Editor's note: Roland S. Martin, a CNN political analyst, is a nationally syndicated columnist and author of "Listening to the Spirit Within: 50 Perspectives on Faith," and the new book, "The First: President Barack Obama's Road to the White House." He is a commentator for TV One Cable Network and host of a one-hour Sunday morning news show.
(CNN) -- If you listen to supporters of Israel, they essentially act as if Americans criticizing the Jewish nation is akin to committing treason against the United States.
Sorry, folks. Israel, no matter how close an ally of America, should not expect the United States to act as if everything it does is fine.
The decision by the Israeli government to announce the building of 1,600 homes in the disputed area of East Jerusalem while Vice President Joe Biden was in the country to move forward the Israeli-Palestinian peace process was a slap to the United States.
Israeli officials admitted it was a mistake in making the announcement during Biden's visit, but they made clear they are moving forward with the settlements.
America's response was obviously received positively by the Palestinians, who regard East Jerusalem as the future capital in a Palestinian state. And other Arab nations had to be smiling with the United States' rebuke of Israel, its closest ally.
Naturally, pro-Israel groups, such as the powerful American Israel Public Affairs Committee, rose to the defense of the country, saying:
"The administration should make a conscious effort to move away from public demands and unilateral deadlines directed at Israel, with whom the United States shares basic, fundamental and strategic interests.
"The escalated rhetoric of recent days only serves as a distraction from the substantive work that needs to be done with regard to the urgent issue of Iran's rapid pursuit of nuclear weapons and the pursuit of peace between Israel and all her Arab neighbors.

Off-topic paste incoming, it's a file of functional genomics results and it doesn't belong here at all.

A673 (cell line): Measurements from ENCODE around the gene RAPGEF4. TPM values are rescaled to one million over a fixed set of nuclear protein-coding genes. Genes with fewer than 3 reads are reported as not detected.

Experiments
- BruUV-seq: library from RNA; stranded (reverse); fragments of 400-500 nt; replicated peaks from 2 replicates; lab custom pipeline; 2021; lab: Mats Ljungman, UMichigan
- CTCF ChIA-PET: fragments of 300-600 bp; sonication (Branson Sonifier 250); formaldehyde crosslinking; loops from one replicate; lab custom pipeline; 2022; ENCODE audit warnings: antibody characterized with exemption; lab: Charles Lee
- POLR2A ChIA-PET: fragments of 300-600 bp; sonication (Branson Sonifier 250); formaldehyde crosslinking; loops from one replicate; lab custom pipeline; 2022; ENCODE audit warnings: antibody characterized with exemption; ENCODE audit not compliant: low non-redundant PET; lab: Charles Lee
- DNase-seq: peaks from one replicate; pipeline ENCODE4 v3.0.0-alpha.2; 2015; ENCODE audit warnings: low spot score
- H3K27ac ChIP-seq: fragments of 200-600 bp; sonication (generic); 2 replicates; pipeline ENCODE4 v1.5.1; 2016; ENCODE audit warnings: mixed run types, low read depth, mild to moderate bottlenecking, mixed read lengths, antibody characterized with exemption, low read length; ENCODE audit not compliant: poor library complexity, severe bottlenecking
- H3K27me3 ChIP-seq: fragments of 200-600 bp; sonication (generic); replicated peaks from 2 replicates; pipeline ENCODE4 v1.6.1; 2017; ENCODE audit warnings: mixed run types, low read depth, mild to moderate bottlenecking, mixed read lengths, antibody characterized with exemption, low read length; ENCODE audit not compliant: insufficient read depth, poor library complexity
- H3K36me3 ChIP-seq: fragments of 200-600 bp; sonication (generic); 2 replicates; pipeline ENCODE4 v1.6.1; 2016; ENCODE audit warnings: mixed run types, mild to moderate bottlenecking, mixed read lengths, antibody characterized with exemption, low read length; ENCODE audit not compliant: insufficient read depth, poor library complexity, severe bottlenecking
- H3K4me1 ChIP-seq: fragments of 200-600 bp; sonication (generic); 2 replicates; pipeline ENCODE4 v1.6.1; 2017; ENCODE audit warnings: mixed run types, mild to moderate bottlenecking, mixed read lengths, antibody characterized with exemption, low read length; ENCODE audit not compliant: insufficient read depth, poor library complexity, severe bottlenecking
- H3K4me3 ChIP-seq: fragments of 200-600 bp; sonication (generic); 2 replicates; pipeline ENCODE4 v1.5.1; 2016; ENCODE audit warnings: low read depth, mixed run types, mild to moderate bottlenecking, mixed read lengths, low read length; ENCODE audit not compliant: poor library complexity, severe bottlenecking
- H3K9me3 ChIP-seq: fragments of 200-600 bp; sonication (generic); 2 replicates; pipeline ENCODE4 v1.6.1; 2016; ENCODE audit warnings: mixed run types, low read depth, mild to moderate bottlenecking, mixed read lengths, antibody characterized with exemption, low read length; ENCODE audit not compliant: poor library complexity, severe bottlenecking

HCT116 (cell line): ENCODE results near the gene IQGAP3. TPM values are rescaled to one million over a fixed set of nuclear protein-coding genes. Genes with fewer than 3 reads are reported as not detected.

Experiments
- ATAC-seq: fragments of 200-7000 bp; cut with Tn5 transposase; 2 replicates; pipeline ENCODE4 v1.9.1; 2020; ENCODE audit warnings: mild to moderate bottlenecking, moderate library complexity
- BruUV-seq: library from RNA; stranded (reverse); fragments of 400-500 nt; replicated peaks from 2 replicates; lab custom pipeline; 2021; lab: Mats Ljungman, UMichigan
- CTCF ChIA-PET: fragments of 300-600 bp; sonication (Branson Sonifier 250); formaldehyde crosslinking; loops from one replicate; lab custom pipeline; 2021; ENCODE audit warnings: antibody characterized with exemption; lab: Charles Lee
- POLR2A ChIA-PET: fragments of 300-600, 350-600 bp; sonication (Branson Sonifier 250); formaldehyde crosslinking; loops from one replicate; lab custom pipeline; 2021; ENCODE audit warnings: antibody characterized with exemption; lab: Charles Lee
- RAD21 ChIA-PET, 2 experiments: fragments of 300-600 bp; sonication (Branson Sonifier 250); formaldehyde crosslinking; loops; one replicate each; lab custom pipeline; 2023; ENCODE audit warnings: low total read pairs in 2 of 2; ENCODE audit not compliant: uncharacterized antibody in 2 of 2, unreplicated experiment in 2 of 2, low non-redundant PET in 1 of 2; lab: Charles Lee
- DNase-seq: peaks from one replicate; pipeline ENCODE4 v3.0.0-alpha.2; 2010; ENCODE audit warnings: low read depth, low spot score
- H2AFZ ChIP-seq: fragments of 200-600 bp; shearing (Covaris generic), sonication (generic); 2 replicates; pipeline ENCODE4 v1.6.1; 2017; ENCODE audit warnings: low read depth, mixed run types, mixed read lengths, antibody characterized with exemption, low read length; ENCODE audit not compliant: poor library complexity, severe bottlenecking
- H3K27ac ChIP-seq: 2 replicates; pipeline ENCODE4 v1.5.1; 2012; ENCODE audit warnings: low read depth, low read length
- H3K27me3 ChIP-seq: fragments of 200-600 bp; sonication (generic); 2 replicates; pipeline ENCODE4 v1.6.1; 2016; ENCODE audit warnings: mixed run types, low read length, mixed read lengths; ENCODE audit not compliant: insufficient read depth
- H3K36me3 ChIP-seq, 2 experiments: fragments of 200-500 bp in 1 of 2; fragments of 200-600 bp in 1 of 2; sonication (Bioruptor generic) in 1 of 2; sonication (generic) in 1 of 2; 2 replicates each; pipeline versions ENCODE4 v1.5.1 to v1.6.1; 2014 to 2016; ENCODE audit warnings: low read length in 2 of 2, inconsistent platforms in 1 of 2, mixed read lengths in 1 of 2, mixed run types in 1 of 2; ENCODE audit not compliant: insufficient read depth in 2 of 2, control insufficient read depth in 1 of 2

"We strongly urge the administration to work closely and privately with our partner Israel, in a manner befitting strategic allies, to address any issues between the two governments."
Look at that key phrase: "closely and privately."
That was echoed by Sen. John McCain, R-Arizona, on the floor of the Senate. He questioned why the U.S. should publicly disparage Israel and called on Obama administration officials to "lower the dialogue" and "talk quietly among friends" to work on our common goals.
Then you have House Minority Whip Eric Cantor, R-Virginia, calling the Obama response "irresponsible."
"While it condemns Israel, the administration continues to ignore a host of Palestinian provocations that undermine prospects for peace in the region," he said in a statement.
This is the tit-for-tat nonsense that has blocked a true peace agreement between the Israelis and Palestinians.
Supporters of Israel always want the U.S. to ignore their wrongdoing and focus on the Palestinians. And the supporters of the Palestinians are quick to deflect criticism when they do something dumb and demand that the U.S. decry Israeli actions. We see it in Israel and here in the U.S.
This is utter nonsense.
In order for the United States to be seen as an honest broker for peace, we can't be seen as favoring one nation over the other. Our moral authority to lead is based on our credibility with both sides.
Even though Arab nations know that Israel is our closest ally, they know that we have a history of giving them a fair shake. That's the only way President Carter was able to broker a peace agreement between Egypt and Israel in 1978, leading Anwar Sadat, president of Egypt, and Menachem Begin, prime minister of Israel, to share the Nobel Peace Prize.
In 1993, President Clinton hosted the signing of the Oslo Accords, for which Palestinian leader Yasser Arafat and Israeli leaders Yitzhak Rabin and Shimon Peres shared the Nobel Peace Prize in 1994.
The distrust about Middle East policy was at the heart of some American Jews being leery of supporting then-Sen. Barack Obama for president. We heard and read reports of some Israel supporters questioning whether he would be more sympathetic to Arab concerns -- and whether he is or used to be a Muslim.
So when you see reports quoting Israel's U.S. Ambassador Michael Oren saying relations between the two longtime partners at its worst in 35 years, expect to see additional pieces on whether mistrust between Obama and Israel is at the heart of the issue.
At the end of the day, America has spent years and years trying to broker peace between the Israelis and Palestinians. Generations in both countries have grown up weary of constant friction, battles and death. It's time both sides do all they can to set aside their differences and co-exist peacefully.
And the only way to get there is if America speaks forcefully when one or both sides do something that will endanger a peace accord. In this case, Israel's actions aren't helpful. And we were right to call them on it.
The opinions expressed in this commentary are solely those of Roland Martin